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Opinion: Netanyahu builds on Obama's weakness

Obama's hesitation on Israeli settlements could put the US in danger.

Palestinian laborers work at a construction site in the West Bank Jewish settlement of Maale Adumim near Jerusalem Sept. 15, 2009. U.S. envoy George Mitchell and Israeli Prime Minister Benjamin Netanyahu ended more than two hours of talks on Tuesday without any sign of a deal on a settlement freeze crucial to restarting Middle East peace talks. (Ammar Awad/Reuters)

BOSTON — Last spring I wrote that U.S. President Barack Obama and Israeli Prime Minister Benjamin Netanyahu were eyeball-to-eyeball and we would soon see who blinked first. The confrontation was over Jewish settlements in the occupied territories. Now, at summer’s end, it is becoming clear that Obama is beginning to blink.

In the spring Obama drew a distinct and unambiguous line in the sand. There was to be a total cessation of settlement activity: no internal expansion, nothing — a complete ban. Obama realized two important facts. One, that freezing the ever-expanding settlements that march over the hills of the West Bank and crowd Arab Jerusalem was the sine qua non of a two-state solution.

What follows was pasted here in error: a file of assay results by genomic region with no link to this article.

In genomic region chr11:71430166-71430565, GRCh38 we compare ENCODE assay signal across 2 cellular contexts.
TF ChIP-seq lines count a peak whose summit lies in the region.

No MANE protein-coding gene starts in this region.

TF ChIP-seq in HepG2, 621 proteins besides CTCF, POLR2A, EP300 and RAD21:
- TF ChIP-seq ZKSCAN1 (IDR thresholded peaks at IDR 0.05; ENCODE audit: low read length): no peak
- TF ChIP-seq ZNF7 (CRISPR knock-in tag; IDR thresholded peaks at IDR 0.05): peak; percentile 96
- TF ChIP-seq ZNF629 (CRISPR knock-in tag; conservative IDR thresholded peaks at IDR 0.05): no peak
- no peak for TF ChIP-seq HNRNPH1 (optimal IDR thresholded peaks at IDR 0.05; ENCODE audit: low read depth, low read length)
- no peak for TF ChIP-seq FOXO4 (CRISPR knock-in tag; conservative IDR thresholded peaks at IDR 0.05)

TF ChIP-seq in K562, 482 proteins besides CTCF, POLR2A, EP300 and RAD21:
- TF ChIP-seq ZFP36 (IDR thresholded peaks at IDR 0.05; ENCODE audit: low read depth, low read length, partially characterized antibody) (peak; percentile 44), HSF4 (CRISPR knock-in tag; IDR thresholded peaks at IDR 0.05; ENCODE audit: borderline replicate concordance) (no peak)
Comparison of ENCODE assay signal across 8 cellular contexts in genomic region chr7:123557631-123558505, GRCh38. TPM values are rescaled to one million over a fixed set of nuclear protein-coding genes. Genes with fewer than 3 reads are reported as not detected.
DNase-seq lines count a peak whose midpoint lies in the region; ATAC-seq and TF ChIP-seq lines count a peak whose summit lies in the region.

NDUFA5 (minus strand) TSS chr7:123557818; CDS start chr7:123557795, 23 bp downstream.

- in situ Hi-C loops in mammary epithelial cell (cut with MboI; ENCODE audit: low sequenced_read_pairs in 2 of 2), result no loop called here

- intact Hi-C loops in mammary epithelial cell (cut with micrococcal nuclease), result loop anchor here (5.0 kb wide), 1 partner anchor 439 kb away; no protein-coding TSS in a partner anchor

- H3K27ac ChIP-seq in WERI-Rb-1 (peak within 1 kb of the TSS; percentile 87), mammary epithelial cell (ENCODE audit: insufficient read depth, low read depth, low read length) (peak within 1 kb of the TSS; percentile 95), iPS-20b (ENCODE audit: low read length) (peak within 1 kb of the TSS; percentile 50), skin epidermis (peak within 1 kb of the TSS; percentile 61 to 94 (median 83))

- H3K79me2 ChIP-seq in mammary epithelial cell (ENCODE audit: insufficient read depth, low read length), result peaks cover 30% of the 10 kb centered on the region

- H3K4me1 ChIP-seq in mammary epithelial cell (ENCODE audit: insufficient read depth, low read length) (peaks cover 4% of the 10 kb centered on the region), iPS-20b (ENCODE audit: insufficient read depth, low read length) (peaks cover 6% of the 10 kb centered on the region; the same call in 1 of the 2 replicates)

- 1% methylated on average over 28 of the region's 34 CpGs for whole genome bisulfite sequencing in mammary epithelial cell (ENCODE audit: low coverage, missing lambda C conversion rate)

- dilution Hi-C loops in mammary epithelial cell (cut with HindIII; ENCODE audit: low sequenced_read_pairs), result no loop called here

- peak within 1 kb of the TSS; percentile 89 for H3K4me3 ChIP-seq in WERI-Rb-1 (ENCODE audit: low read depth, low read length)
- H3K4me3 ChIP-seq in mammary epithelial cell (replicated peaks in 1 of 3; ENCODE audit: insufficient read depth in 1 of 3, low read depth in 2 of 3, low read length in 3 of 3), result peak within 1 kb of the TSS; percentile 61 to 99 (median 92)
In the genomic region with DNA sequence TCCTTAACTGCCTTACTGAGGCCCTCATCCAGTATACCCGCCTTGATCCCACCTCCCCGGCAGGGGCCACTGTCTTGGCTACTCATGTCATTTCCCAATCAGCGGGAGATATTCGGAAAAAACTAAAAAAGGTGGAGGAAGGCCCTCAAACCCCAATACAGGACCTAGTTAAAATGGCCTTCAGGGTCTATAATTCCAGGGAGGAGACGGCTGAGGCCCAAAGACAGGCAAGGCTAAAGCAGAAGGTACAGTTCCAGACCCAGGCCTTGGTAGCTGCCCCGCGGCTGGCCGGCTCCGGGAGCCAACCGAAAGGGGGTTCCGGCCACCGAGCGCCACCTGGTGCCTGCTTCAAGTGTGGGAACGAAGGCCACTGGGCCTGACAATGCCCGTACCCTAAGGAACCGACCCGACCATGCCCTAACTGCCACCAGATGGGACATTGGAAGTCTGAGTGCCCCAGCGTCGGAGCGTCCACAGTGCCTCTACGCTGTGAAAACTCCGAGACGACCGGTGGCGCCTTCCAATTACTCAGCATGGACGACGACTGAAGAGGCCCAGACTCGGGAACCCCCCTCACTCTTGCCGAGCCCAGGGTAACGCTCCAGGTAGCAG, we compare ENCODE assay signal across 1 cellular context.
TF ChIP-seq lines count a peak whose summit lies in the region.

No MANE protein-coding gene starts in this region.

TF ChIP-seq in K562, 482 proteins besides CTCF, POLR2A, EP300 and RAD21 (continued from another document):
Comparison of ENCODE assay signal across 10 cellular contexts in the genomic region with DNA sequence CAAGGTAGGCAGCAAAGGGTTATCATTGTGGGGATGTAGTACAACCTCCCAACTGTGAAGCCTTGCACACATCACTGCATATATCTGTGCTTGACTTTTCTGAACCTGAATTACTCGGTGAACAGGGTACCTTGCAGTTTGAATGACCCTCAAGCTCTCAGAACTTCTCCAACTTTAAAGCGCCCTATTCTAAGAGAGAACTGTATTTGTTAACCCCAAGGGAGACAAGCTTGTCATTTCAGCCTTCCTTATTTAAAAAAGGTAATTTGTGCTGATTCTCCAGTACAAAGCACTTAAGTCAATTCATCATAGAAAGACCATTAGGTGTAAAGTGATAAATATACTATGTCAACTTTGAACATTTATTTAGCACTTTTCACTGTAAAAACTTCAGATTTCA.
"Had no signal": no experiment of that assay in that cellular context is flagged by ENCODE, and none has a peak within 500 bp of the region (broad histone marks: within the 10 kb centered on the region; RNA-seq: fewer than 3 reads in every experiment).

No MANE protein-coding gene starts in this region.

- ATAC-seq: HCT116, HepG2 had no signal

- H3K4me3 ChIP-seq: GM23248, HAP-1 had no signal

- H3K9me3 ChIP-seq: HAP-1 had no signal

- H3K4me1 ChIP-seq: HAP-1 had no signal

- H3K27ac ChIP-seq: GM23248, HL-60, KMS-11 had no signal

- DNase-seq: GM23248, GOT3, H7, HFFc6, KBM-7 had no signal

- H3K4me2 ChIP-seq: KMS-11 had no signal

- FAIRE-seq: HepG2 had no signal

He saw that Jewish settlements were eating up what was left of Palestinian aspirations, and that without a freeze no peace between Arab and Jew would ever take place. 

Secondly, Obama saw that he would need to move fast and right away in the beginning of his presidency when his power was at its zenith. Soon he would be subjected to the thousand cuts of office, and soon enough mid-term elections would elbow their way into White House calculations. Leaving an Israel-Palestine peace to a few weeks before he left office, as President Clinton did, would be a formula for failure. 

Benjamin Netanyahu, on the other hand, saw that Obama was a threat to his long-standing position that Israel should not give up the occupied territories, and that Palestinian aspirations would have to adjust to remaining under occupation indefinitely. Oh, conditions could be made better for them. But the attitude of the Israeli right — embodied by Netanyahu's foreign minister Avigdor Lieberman — has been that the Palestinians have to accept that they are a defeated people and get used to it.  Netanyahu is a master of prevarication, and has faced American pressure before. I was in Israel when the Oslo accords were announced 13 years ago, and, in an interview, Netanyahu was adamant that territorial compromise with the Palestinians was not the answer. 

He has remained true to his core beliefs ever since. Oh, Netanyahu will attend conferences designed to get the peace process going. He is not against a process that will keep the temperature of international opinion down, but at the end of the day he is not for territorial compromise. He will agree that there needs to be a Palestinian state, but then make every condition possible to insure that it never happens. Thus Netanyahu will give way on the unimportant details in order to protect his core belief that the occupation must continue.